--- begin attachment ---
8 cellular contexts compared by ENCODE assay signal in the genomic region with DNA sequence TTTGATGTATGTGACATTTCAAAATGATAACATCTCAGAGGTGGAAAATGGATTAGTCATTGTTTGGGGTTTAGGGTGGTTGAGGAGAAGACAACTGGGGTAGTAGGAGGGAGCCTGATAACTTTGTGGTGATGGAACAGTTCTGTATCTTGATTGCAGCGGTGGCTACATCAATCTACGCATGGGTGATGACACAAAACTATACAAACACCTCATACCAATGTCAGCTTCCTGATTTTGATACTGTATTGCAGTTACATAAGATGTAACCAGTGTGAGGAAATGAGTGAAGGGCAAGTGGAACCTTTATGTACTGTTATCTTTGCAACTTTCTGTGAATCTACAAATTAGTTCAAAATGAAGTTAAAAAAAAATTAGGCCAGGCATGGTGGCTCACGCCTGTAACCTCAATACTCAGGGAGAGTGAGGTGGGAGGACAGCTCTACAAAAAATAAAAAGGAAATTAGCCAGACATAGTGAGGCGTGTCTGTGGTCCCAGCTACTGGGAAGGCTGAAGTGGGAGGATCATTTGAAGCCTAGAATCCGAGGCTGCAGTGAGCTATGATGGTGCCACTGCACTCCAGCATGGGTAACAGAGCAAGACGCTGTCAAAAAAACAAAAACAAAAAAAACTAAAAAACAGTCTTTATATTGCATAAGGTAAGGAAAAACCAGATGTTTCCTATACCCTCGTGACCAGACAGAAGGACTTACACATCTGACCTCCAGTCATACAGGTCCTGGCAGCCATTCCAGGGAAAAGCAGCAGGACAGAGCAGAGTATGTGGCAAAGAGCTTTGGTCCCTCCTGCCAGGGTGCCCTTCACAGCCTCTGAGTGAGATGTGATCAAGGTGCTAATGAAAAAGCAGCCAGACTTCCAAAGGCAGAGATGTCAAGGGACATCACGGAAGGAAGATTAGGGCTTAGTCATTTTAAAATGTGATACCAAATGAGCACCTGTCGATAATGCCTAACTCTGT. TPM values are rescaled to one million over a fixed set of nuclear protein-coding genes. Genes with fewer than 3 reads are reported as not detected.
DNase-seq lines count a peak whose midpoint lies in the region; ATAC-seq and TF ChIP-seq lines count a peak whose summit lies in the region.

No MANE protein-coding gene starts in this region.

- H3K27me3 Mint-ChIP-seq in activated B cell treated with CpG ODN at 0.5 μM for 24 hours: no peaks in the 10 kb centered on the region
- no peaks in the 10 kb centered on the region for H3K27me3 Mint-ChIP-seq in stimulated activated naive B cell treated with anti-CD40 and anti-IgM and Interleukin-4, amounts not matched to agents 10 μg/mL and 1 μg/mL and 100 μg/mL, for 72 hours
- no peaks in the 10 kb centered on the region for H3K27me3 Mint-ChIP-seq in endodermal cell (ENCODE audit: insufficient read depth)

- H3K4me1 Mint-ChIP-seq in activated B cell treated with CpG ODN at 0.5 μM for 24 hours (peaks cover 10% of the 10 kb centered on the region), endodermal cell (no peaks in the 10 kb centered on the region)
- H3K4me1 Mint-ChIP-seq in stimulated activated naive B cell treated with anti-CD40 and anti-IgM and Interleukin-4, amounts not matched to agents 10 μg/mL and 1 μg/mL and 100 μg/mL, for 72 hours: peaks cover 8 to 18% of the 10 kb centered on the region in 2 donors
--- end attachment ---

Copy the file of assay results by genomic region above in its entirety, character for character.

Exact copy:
8 cellular contexts compared by ENCODE assay signal in the genomic region with DNA sequence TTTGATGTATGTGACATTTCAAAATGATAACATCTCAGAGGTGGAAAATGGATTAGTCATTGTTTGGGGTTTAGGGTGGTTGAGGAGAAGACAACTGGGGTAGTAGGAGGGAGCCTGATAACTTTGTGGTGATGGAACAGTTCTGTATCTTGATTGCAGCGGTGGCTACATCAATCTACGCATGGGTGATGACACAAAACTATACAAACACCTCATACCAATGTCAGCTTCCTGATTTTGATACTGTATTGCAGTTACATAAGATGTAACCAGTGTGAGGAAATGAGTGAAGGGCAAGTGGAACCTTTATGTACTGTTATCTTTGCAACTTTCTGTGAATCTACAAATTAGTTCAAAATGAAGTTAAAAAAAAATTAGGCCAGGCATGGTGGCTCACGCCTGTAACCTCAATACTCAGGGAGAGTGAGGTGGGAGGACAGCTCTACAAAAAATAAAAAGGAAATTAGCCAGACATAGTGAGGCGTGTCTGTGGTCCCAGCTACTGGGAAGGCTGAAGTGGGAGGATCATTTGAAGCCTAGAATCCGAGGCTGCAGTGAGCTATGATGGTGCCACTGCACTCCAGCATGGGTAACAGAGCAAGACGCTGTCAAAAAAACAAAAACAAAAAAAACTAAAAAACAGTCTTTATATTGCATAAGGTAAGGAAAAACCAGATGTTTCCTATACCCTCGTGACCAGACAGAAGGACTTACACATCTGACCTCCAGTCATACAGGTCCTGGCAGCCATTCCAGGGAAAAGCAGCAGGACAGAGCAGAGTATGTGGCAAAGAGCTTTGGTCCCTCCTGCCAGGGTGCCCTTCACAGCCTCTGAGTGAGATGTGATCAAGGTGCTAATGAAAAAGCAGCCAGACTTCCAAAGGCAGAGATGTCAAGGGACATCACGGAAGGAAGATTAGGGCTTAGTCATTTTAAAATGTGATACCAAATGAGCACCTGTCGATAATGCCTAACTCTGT. TPM values are rescaled to one million over a fixed set of nuclear protein-coding genes. Genes with fewer than 3 reads are reported as not detected.
DNase-seq lines count a peak whose midpoint lies in the region; ATAC-seq and TF ChIP-seq lines count a peak whose summit lies in the region.

No MANE protein-coding gene starts in this region.

- H3K27me3 Mint-ChIP-seq in activated B cell treated with CpG ODN at 0.5 μM for 24 hours: no peaks in the 10 kb centered on the region
- no peaks in the 10 kb centered on the region for H3K27me3 Mint-ChIP-seq in stimulated activated naive B cell treated with anti-CD40 and anti-IgM and Interleukin-4, amounts not matched to agents 10 μg/mL and 1 μg/mL and 100 μg/mL, for 72 hours
- no peaks in the 10 kb centered on the region for H3K27me3 Mint-ChIP-seq in endodermal cell (ENCODE audit: insufficient read depth)

- H3K4me1 Mint-ChIP-seq in activated B cell treated with CpG ODN at 0.5 μM for 24 hours (peaks cover 10% of the 10 kb centered on the region), endodermal cell (no peaks in the 10 kb centered on the region)
- H3K4me1 Mint-ChIP-seq in stimulated activated naive B cell treated with anti-CD40 and anti-IgM and Interleukin-4, amounts not matched to agents 10 μg/mL and 1 μg/mL and 100 μg/mL, for 72 hours: peaks cover 8 to 18% of the 10 kb centered on the region in 2 donors